How Is An Oil Platform Built?
How Is An Oil Platform Built?
How Is An Oil Platform Built
Oil is something we heavily rely on, but many of us probably never stop to think of the processes involved in order to extract it. Or, crucially how the oil platform structures are built in the first place. If you’ve ever wondered just what goes into building one of these monumental structures, then read on to be amazed.
What is an oil platform?
Often also known as an oil rig or offshore platform, an oil platform is a structure based out at sea for allowing oil to be extracted from beneath the sea bed. The oil is extracted by drilling wells. Oil platforms are pretty big, sophisticated structures; the people who work on them stay there to work for periods of time, so it has facilities for eating and sleeping.
How is an oil platform built?
The building of an oil platform is a complex, expensive and time-consuming process often throwing up an array of technical challenges. As the structure is out at sea, it needs to be able to withstand stormy oceans, winds and gales and natural disasters such as earthquakes and hurricanes. It needs to go through a rigorous, precise design process before it can even be built, to make sure the structure is safe and secure.
It can take an awful lot of people to build an oil platform, with many of the components coming from different countries. For example, 12,000 people worked on the Perdido oil platform in the Gulf of Mexico, necessitating different skills and engineering expertise to assemble all the pieces and parts together in the right place – not dissimilar to a jigsaw puzzle! Not surprising really, when you think of the colossal size of such a structure. The building of an oil platform also requires the use of sophisticated machines and equipment to correctly measure and make components, such as welding positioners, computers for designing and modelling, cranes, a seam welding machine and vehicles to transport the materials, such as barges or large boats.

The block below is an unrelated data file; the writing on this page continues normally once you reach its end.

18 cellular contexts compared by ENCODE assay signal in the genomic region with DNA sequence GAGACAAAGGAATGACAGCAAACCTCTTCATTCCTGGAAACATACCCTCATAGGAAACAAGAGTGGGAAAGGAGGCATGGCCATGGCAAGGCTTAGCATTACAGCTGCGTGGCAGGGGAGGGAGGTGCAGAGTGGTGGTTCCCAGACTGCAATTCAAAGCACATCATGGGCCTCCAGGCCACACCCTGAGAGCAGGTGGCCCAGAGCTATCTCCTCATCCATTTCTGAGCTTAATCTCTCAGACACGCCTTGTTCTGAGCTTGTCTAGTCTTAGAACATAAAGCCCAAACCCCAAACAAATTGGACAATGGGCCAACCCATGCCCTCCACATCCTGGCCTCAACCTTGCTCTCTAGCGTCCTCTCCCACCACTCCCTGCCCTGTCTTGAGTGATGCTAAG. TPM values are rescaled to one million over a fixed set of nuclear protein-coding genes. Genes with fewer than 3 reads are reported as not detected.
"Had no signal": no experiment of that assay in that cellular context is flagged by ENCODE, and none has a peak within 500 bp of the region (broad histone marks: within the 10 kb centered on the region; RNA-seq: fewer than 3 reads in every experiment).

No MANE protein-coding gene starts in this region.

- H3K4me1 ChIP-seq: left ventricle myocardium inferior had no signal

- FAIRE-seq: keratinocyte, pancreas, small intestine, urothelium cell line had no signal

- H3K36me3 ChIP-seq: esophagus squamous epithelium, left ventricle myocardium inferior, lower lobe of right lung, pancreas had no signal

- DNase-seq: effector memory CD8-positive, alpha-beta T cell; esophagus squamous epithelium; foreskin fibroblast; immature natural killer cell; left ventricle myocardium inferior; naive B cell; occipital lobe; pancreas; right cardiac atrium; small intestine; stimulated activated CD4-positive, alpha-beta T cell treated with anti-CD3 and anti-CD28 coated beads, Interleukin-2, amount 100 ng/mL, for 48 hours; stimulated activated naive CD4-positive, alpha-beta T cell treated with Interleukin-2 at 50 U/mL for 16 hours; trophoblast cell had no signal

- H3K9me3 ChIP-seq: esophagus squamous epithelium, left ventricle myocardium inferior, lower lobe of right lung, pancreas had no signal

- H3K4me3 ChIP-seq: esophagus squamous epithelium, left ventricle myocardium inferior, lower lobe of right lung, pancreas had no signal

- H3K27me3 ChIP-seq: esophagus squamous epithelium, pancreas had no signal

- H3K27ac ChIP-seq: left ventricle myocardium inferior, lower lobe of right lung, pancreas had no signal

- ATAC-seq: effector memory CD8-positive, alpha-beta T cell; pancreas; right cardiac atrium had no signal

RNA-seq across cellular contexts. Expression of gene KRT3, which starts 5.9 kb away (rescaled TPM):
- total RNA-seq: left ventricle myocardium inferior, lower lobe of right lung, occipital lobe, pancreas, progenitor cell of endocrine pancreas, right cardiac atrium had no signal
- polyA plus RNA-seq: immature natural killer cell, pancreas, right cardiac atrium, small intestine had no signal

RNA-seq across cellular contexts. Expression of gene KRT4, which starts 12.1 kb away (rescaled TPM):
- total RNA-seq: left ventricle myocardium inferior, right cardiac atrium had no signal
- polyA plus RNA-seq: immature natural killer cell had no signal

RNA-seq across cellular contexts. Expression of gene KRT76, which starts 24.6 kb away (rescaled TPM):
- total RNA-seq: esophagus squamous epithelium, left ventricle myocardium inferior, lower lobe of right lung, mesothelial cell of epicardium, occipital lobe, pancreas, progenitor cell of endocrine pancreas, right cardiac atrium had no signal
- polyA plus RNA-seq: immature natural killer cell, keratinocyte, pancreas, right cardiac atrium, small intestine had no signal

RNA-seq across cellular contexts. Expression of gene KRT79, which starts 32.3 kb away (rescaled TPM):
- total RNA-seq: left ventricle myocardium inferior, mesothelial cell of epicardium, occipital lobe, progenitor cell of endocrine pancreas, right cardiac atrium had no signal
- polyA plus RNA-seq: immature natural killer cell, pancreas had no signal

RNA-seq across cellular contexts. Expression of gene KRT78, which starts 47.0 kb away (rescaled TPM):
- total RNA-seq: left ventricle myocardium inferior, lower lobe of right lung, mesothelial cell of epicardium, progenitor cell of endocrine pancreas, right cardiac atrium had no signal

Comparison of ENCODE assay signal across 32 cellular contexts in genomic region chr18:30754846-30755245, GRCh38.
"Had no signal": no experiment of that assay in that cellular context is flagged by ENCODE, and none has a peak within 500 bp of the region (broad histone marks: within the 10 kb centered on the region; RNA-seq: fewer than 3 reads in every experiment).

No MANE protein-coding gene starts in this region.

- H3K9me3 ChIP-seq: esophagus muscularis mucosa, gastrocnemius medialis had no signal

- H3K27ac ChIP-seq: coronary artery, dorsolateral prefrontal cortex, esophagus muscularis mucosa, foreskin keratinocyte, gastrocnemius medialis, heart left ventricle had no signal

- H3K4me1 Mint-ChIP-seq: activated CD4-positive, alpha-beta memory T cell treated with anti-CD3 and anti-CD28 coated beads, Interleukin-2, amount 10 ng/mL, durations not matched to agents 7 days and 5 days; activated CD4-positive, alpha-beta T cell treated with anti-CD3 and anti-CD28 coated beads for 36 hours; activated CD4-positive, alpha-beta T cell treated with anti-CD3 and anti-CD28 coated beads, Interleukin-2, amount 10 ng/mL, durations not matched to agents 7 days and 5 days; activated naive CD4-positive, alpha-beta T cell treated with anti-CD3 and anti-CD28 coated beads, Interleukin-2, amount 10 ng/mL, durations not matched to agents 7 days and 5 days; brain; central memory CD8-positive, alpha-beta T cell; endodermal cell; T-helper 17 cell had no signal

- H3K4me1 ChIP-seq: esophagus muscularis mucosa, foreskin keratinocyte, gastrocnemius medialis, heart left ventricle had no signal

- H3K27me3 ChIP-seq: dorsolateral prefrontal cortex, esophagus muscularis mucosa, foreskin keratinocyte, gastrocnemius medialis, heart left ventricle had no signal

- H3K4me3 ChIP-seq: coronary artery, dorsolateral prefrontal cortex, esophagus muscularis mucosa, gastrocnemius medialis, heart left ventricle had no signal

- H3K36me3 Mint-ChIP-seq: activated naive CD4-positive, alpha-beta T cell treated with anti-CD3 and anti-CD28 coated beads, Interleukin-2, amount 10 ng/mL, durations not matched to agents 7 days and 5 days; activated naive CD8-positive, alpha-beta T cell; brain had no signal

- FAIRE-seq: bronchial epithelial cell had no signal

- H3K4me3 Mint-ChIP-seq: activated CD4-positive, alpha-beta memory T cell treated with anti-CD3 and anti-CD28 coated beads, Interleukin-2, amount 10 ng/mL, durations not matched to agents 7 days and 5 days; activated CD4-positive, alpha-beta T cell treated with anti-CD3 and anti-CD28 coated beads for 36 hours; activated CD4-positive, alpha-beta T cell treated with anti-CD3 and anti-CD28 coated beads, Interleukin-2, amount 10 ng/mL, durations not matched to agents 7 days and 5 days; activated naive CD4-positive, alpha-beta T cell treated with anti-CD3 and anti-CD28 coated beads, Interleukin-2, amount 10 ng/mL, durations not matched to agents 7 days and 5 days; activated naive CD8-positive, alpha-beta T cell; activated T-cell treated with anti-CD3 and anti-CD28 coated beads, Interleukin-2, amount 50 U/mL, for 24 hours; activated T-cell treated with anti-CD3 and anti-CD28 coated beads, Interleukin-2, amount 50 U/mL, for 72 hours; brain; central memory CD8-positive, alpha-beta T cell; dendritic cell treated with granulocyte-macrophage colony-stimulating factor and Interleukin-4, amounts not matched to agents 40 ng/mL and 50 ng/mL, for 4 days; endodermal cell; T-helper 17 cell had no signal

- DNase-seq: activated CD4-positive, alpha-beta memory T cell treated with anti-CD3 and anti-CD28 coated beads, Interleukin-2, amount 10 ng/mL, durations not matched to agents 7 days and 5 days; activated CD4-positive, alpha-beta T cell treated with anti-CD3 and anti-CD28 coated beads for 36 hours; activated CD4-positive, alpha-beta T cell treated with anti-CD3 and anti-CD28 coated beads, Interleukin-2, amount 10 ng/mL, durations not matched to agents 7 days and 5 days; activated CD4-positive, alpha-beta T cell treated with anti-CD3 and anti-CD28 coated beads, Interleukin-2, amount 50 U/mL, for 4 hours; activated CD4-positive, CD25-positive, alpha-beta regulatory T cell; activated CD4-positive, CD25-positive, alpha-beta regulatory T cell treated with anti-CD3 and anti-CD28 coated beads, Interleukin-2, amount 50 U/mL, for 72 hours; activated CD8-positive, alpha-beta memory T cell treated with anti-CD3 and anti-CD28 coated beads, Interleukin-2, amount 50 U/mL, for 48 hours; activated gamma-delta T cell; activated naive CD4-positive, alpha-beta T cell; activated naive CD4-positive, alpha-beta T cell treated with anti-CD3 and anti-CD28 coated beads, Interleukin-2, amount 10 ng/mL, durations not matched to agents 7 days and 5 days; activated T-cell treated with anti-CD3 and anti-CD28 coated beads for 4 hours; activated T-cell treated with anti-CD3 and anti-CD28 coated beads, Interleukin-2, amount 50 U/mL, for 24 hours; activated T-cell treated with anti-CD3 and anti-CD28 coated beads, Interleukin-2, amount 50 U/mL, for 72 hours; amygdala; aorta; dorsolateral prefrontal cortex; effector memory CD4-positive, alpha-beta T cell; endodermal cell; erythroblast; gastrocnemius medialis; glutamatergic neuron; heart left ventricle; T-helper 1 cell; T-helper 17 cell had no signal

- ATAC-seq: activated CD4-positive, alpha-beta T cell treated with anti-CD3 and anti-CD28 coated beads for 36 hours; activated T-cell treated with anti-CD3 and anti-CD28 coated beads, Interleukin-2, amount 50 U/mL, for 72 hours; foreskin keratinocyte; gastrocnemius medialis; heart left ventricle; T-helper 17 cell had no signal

Different types of oil platforms
There are different types of oil platforms, which affect how each one is built. Some platforms may be attached to the bottom of the seabed, some may float and others are made up of an artificial island.
A fixed platform is built on steel or concrete legs, which are anchored onto the bottom of the ocean. They support a deck with area for drilling rigs, crew accommodation and production facilities. As these platforms are fixed to the seabed, they are built for long-term use in that area. They are made from vertical sections of tubular steel, known as steel jackets, as well as floating steel and concrete. This type of platform can be installed in water depths of up to approximately 520m.
Spar platforms are moored to the bottom of the ocean. They consist of a cylindrical hull, a midsection or truss spar as it is known, and the cell spar, which is constructed from numerous vertical cylinders. It has a large counterweight at the base and doesn’t depend on the mooring to hold it upright. The mooring line tensions allow the spar platform to move itself according to the wells it needs to be nearer to.
Floating platforms are used in water depths of up to approximately 2,000m. They are tethered to the bottom of the ocean in a way that aims to reduce vertical movement of the platform. Also known as a tension-leg platform, they consist of four columns and are often used as early production platforms for bigger deepwater discoveries.
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James works for Westermans who specialise in TIG and MIG welding machines. In James’ free time he likes to read and write about big engineering projects.
Photo: Mike Baird